Content Audit: Step-by-Step Guide For Conducting It
For many companies, online marketing is built on having great content. If this sounds familiar, you should be checking your content regularly to make sure it’s still up to scratch. Does your current content fit the strategy? Is it helping you to achieve your goals? What are the KPIs of the existing content? These are the types of questions that both arise and can be answered with a content audit. In this article, I give an overview of the theoretical elements of a successful content audit, so you can start right away.
Content Audit – the First Step in Your Content Strategy
A content audit might sound a bit intimidating and like a lot of effort at first. The term comes from quality management, and describes the quality check for process and rules.
Considering the basis of the term, it can’t be denied that a diligently implemented content audit costs time and effort. But, the result of such an analysis is so great that it’s definitely worth it. To assess your content marketing and ensure its success is impossible without conducting regular content audits. A content audit is also the basis for your content strategy, which sets out the long term content goals you are aiming for. By carrying out a content audit in regular intervals, you can assess whether these goals have been achieved.
Type, Extent and Frequency of the Content Audit
How often and to what purpose the content audit is implemented therefore depends on the goals that are to be reached. But a content audit can also serve different purposes, such as in the examples explained below.
In general, a content audit can be divided into three parts:
1. Assessment of existing content, the so-called content inventory
2. Quantitative content evaluation using indication parameters.
3. Quantitative content evaluation using quality indicators.
Depending on what you want to find out, you can highlight one of the aspects above to change the type of audit, or of course you can add questions, or subject certain parts or categories of your content to the audit.
It’s also completely up to you how frequently you want to carry out a content audit. One-off content audits have the advantage that they are implemented individually and effectively, but regular content audits are a great way for ensuring that your content strategy has the right impact long term.
Goals of a Content Audit
As a content audit requires a fair bit of work, it shouldn’t be implemented just for the sake of it. Having certain goals you want to achieve with a content audit makes it an exciting and important task.
These are some potential goals of a content audit:
- Assessing the value of content in an online shop or a website
- Checking and deciding the value of content investments. The important question here is whether existing content should be improved, or whether new content should be created.
- Assessing content relevance for existing and new users, and client groups.
- Checking and assessing the rate of content improvement – this also gives you a good evaluation of your current online marketing.
- It may be necessary to carry out a content audit, if for example you change the company guidelines, or if there are any changes in copyright law.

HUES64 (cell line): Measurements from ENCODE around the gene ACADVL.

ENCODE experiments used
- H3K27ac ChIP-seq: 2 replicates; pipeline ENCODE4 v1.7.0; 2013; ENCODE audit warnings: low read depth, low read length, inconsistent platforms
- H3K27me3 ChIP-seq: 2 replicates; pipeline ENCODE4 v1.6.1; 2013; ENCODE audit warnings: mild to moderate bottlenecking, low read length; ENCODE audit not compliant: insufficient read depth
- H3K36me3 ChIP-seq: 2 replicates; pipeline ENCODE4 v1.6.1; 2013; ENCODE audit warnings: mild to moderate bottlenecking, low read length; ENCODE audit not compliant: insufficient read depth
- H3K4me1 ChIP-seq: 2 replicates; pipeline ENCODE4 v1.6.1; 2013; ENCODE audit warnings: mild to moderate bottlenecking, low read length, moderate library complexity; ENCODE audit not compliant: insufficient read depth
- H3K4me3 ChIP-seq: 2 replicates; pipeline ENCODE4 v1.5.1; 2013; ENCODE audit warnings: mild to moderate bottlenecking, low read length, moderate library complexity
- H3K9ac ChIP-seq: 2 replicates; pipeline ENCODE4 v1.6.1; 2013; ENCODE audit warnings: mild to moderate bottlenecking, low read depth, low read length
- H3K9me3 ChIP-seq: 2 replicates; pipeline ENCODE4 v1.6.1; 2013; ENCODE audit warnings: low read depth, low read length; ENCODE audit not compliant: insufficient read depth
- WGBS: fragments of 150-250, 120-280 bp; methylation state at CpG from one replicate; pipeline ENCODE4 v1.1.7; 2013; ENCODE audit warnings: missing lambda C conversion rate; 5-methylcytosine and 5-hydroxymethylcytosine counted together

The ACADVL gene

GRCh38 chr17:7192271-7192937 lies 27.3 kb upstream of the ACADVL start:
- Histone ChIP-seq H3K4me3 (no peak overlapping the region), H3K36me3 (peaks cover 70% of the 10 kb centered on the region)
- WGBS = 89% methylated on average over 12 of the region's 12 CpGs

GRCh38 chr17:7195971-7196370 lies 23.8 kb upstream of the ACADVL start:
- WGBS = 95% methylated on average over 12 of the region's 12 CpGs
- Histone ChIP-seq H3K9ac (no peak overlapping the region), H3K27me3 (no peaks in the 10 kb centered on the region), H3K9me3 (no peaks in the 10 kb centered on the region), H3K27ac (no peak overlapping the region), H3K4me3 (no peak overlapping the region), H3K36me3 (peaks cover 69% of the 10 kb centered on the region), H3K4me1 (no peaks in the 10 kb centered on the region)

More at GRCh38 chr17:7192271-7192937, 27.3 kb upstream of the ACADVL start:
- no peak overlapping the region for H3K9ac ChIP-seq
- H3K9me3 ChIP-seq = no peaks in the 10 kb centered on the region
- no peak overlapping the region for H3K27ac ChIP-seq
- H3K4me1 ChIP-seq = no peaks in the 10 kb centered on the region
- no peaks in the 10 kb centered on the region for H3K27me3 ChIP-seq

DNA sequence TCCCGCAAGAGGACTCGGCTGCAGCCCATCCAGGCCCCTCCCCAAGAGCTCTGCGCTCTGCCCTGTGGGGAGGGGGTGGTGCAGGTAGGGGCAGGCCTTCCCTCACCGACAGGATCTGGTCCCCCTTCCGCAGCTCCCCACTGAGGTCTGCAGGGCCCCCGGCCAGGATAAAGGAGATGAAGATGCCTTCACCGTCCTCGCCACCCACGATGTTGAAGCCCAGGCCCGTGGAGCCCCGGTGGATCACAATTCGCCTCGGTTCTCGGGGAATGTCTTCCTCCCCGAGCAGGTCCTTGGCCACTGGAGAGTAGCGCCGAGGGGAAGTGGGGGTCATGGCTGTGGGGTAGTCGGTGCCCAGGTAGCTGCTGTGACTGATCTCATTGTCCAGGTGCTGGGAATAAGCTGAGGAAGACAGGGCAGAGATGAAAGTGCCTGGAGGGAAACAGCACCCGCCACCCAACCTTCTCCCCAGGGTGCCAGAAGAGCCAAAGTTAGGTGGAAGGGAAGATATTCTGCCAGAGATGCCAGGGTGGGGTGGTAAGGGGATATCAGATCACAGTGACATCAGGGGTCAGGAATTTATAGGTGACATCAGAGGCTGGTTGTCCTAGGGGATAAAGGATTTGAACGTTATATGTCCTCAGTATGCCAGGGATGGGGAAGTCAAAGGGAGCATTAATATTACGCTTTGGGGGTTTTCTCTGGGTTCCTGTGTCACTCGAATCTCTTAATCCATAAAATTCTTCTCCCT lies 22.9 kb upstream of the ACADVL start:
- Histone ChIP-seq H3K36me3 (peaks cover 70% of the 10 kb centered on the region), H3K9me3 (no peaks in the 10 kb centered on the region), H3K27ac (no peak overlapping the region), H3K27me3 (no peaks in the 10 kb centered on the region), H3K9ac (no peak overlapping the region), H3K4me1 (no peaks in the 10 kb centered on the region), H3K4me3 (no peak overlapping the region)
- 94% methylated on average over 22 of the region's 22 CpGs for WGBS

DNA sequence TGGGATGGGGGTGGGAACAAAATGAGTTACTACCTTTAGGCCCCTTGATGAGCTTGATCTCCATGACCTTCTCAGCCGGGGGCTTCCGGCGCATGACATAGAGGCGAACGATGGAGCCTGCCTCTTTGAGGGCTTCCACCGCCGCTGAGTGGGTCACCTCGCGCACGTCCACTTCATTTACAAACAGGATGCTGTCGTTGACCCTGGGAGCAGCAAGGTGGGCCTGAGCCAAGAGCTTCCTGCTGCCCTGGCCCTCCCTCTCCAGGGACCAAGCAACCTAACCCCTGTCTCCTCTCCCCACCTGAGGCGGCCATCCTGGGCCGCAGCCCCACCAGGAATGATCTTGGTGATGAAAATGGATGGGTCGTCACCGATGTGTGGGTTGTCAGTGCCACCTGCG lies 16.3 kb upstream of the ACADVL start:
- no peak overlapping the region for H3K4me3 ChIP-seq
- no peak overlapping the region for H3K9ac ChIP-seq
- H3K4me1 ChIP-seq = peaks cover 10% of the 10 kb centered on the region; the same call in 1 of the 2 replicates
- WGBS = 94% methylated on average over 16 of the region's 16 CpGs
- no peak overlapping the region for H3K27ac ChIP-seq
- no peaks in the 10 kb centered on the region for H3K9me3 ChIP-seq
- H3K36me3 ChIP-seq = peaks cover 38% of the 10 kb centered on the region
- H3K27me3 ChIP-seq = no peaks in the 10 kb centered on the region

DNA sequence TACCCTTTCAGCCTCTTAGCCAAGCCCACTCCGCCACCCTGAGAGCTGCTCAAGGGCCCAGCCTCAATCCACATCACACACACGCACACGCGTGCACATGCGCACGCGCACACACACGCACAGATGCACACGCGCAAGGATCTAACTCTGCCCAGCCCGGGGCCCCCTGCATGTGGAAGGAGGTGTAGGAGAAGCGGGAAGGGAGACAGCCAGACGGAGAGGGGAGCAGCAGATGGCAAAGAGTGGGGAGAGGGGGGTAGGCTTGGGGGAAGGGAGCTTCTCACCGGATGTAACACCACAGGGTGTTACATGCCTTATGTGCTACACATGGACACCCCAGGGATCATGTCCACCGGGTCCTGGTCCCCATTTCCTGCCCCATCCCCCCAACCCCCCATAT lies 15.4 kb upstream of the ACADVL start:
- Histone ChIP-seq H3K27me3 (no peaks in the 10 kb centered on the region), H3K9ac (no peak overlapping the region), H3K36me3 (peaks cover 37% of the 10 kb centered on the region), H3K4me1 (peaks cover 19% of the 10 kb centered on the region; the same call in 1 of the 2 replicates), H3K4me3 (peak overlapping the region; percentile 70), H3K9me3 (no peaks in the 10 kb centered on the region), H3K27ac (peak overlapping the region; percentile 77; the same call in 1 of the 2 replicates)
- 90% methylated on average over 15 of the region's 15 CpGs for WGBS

Reasons for a Content Audit
Against the backdrop of these goals, there are a number of reasons for carrying out a content audit.
1. Regular audit of content inventory
With large projects, a content audit should be carried out every quarter, and this can also be combined with legal questions. But, you should mainly focus on whether you have achieved the goals of the current content strategy. You can create a content marketing plan on the basis of a regular or specific content audit.
2. Sale of a company and/or a domain
If a company is sold with a domain, or a stand-alone domain is sold, it is necessary to evaluate the domain and its content. The evaluation metrics can be, for example, ranking positions, and average cost per click for keywords that are used to achieve better ranking. Another metric could also be the costs that were spent on creating the content. If the content was created externally, you may have to declare this in your financial report. This could also bring up questions about the value of content.
3. Relaunching a website
When relaunching a website, it is also a good idea to audit the existing content. It would usually be sensible to delete lower quality pages, so that you increase the relevancy of your content, and thus improve your search engine rankings.
4. Changing teams in content marketing
A change in the content team should also be seen as a cause to audit the content, so that you can continue with successful methods, avoid mistakes in the future, and allow content innovation.
5. Changing the content marketing strategy
Checking and altering the content strategy to appeal to different target groups, or for adjusting to different brand and corporate strategies also makes a content audit necessary.
6. External alterations on content and advertising platforms
A content audit can also be initiated externally. If one of the large platforms changes its guidelines and algorithms, a content audit may become necessary to ensure the content is appropriate for the platforms in question.
How to Assess the Content Inventory
There are many reasons why a content audit should be carried out. After conducting your content audit, the first thing to do is asses the data: